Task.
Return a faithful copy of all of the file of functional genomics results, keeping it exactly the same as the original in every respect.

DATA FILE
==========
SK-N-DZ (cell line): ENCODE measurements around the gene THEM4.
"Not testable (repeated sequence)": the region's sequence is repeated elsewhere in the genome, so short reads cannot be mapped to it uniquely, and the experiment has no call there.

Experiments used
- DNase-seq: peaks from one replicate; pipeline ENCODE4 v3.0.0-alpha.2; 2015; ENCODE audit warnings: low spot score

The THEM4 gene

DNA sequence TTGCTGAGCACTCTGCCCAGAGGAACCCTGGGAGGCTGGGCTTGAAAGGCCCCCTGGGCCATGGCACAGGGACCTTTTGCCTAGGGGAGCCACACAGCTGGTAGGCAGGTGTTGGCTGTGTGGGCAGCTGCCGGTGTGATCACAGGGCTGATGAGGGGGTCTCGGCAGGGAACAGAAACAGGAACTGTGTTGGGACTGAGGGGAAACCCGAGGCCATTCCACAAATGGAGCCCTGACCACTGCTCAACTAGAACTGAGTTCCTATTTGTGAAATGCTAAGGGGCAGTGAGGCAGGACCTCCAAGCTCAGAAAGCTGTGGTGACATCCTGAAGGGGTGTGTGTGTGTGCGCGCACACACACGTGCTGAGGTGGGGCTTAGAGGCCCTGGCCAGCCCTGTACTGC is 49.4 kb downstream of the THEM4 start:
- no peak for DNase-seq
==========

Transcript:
SK-N-DZ (cell line): ENCODE measurements around the gene THEM4.
"Not testable (repeated sequence)": the region's sequence is repeated elsewhere in the genome, so short reads cannot be mapped to it uniquely, and the experiment has no call there.

Experiments used
- DNase-seq: peaks from one replicate; pipeline ENCODE4 v3.0.0-alpha.2; 2015; ENCODE audit warnings: low spot score

The THEM4 gene

DNA sequence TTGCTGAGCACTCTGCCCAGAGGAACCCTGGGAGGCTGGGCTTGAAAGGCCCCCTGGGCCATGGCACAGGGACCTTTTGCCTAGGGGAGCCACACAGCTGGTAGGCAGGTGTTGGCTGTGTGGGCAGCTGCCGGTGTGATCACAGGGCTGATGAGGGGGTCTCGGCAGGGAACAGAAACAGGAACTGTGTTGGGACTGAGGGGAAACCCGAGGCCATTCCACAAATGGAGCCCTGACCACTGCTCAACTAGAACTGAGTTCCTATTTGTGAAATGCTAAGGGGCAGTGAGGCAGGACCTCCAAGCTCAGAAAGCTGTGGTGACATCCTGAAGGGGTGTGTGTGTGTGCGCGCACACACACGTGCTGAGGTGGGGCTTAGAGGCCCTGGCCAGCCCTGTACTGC is 49.4 kb downstream of the THEM4 start:
- no peak for DNase-seq